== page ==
A questionable source exhibits one or more of the following: extreme bias, consistent promotion of propaganda/conspiracies, poor or no sourcing to credible information, a complete lack of transparency and/or is fake news. Fake News is the deliberate attempt to publish hoaxes and/or disinformation for the purpose of profit or influence (Learn More). Sources listed in the Questionable Category may be very untrustworthy and should be fact checked on a per article basis. Please note sources on this list are not considered fake news unless specifically written in the reasoning section for that source. See all Questionable sources.
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- Although the Washington Times has a very strong right editorial bias, they report straight news with a much lower bias. Therefore, we rate them Right-Center biased overall. We also rate them Questionable and factually mixed due to poor sourcing, holding editorial positions that are contrary to scientific consensus, and numerous failed fact checks.
Reasoning: Numerous Failed Fact Checks, Poor Sourcing, Lack of Transparency
World Press Freedom Index: USA 48/180
Launched in 1982, The Washington Times is a daily newspaper concentrating on politics and news. Based in Washington, D.C., The Washington Times was founded by a self-professed messiah, Korean Sun Myung Moon and according to its parent company, during Washington Times 20th anniversary, Moon said: “The Washington Times is responsible to let the American people know about God” and “The Washington Times will become the instrument in spreading the truth about God to the world.”
Larry Beasley is the current president and CEO of The Washington Times and he will remain as The Times’ chief executive officer. According to a Washington Times article, however, Christopher Dolan has been announced as the next president of The Washington Times, effective January 1st, 2019. Mr. Dolan also will retain his role as The Times’ top editor.
Funded by / Ownership
Operations Holdings Inc is the owner of The Washington Times, which is owned by the Unification Church of South Korea, through their holding company HSA-UWC (Holy Spirit Association for the Unification of World Christianity). In 1954, Reverend Sun Myung Moon founded this religious movement in South Korea, which is known for its mass weddings, and its members are referred to as “Moonies.” According to a Guardian article, former members have claimed that the Unification Church is a religious cult that utilizes brainwashing techniques. The newspaper is funded through a subscription and advertising model.
Analysis / Bias
The Washington Times, although praised by conservative political leaders, has also been criticized for being the mouthpiece of the Unification Church. The Washington Times also has a strong pro- Christian bias, with a whole section dedicated to the Bible. They have also published articles that criticize left-leaning Christians such as this: “George Soros and his ‘rented evangelicals’ outed by Christian leaders.”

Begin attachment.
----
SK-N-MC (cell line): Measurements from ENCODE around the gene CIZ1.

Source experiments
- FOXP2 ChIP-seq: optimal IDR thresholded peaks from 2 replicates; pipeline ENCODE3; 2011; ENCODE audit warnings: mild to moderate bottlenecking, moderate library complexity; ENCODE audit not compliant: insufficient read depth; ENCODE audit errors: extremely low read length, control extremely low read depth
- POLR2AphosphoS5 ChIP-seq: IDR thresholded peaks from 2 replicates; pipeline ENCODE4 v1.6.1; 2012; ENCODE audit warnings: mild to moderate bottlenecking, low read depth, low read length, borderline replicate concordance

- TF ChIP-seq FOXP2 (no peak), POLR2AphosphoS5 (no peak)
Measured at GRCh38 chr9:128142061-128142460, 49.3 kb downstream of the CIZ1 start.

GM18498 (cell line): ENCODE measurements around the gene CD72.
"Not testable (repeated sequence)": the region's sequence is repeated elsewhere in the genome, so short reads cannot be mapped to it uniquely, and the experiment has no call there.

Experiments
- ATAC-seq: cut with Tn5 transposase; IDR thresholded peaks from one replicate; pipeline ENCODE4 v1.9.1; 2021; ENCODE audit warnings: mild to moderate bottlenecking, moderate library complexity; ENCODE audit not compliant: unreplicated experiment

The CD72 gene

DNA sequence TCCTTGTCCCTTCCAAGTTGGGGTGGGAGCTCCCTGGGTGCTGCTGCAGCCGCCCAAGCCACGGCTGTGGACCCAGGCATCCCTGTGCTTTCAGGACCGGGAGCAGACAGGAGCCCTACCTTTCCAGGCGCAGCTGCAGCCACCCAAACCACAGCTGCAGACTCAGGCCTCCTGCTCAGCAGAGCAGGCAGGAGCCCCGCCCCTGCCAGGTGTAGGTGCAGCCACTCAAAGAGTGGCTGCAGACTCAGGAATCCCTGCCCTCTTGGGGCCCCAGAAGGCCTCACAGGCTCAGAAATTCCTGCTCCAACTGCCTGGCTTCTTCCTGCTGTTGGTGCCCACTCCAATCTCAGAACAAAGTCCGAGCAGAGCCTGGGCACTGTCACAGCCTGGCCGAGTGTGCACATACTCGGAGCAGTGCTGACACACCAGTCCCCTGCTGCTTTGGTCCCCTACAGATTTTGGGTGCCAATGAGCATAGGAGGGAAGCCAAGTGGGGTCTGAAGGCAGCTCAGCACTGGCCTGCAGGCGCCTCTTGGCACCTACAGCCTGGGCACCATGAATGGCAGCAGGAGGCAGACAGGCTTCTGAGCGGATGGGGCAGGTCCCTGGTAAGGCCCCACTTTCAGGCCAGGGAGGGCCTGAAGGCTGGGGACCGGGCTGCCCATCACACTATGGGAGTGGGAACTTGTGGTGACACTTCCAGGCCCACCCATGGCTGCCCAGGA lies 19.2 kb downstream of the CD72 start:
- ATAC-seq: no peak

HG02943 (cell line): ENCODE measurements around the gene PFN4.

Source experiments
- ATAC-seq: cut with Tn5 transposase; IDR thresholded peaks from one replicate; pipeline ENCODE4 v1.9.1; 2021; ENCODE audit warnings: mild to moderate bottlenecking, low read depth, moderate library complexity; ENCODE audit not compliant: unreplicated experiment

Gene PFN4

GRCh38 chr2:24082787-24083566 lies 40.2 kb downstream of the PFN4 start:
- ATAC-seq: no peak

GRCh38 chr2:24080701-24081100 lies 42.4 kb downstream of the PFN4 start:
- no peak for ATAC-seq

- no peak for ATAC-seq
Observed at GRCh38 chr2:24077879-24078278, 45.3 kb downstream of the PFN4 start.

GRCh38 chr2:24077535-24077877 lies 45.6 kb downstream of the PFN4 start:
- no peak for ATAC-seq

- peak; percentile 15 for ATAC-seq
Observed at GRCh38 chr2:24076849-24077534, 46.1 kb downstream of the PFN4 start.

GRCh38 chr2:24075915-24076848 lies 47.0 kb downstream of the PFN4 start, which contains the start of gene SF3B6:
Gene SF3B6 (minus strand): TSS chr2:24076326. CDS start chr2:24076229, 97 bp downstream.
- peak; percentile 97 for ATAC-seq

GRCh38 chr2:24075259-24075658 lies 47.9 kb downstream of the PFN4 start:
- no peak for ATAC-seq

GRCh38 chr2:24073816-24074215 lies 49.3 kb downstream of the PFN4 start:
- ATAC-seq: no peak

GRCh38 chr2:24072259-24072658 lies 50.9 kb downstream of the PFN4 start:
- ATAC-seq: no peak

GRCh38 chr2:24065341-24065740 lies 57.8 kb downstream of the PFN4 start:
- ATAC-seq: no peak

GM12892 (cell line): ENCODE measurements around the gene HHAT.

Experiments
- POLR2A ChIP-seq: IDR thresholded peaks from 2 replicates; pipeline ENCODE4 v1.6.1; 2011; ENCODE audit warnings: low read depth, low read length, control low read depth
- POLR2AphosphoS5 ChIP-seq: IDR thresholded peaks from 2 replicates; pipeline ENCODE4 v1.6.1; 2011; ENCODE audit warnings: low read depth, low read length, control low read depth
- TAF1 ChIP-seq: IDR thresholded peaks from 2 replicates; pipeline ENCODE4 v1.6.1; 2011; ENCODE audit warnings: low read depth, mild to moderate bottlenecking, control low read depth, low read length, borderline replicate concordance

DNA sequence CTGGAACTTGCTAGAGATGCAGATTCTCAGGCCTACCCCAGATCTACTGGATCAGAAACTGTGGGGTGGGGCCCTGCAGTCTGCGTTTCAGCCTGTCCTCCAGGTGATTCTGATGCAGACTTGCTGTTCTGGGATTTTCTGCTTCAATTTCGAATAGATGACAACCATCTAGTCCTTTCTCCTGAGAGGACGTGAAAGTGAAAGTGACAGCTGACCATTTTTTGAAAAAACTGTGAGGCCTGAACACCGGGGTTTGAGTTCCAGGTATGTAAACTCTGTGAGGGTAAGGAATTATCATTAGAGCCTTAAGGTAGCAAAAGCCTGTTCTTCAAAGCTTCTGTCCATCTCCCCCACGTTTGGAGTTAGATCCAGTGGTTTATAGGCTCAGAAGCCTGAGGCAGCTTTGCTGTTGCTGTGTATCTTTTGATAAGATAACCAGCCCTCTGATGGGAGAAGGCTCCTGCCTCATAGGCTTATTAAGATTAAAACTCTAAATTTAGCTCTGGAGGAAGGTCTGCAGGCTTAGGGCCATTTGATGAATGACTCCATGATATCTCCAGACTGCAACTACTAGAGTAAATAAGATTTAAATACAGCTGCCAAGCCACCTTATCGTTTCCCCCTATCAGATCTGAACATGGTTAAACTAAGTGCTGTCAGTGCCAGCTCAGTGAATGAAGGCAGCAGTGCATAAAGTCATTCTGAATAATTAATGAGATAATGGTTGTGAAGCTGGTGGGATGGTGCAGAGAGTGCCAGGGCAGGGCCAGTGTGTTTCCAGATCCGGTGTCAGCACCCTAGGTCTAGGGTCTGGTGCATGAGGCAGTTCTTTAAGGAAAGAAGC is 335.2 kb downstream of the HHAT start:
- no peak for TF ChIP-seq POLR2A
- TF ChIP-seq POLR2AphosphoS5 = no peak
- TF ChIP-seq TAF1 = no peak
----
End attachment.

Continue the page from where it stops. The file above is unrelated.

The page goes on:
In review, The Washington Times utilizes emotionally loaded language in their headlines such as “Gowdy puts Comey on blast after FBI ex-chief’s snarky ‘search for the truth’ tweet” and “NBC News’ Mika Brzezinski problem.” When it comes to sourcing, The Washington Times re-publishes articles from the least biased Associated Press and occasionally utilizes credible sources such as Refinery29. In examining several articles, we found that The Times either does not source information at all, or they simply link back to themselves (internal linking) to information that is not relevant to the article. This article is a good example of internal linking: “Mueller: FBI did not mislead Flynn into lying.” Internal linking is a technique used to increase page views and improve SEO, thereby increasing advertising revenue. There is nothing wrong with internal linking if the link relates to relevant information, but in the case of The Times, it does not.
When evaluating how The Times covers science, we found they published an analysis/opinion piece by L. Todd Wood that promotes a climate change conspiracy theory: “global warming and then the climate change narrative was cooked up by America’s adversaries to enable our enemies to eventually dominate us.” Further, according to IFCN fact checker Climate Feedback, The Washington Times published an article with very low scientific credibility. However, when covering straight news on climate change they report accurately as seen in this article: “Trump admin releases National Climate Assessment with dire warnings.”
A factual search reveals that The Washington Times has failed numerous fact checks.
- “5.7 million — that’s how many illegal immigrants might have voted” in 2008. – False
- Tax payers paid $4 million for President Obama to play golf with Tiger Woods. – Mostly False
- Christ Church in Alexandria, Virginia, is “ripping out” a plaque dedicated to George Washington because it might offend people. – Mostly False
- In passing H.R. 1 in March 2019, House Democrats voted in favor of allowing non-citizens to vote. – False
- Then-Vice President Joe Biden publicly revealed the identity of the special-operations unit responsible for Osama bin Laden’s killing during a 3 May 2011 speech at the Atlantic Council Awards Dinner. – False
- Did the U.S. Department of Homeland Security say that they fear illegal border crossings may increase the spread of the novel coronavirus? – False
Although the Washington Times has a very strong right editorial bias, they report straight news with a much lower bias. Therefore, we rate them Right-Center biased overall. We also rate them questionable and factually mixed due to poor sourcing, holding editorial positions that are contrary to scientific consensus, and numerous failed fact checks. (7/18/2016) Updated (M. Huitsing 04/10/2020)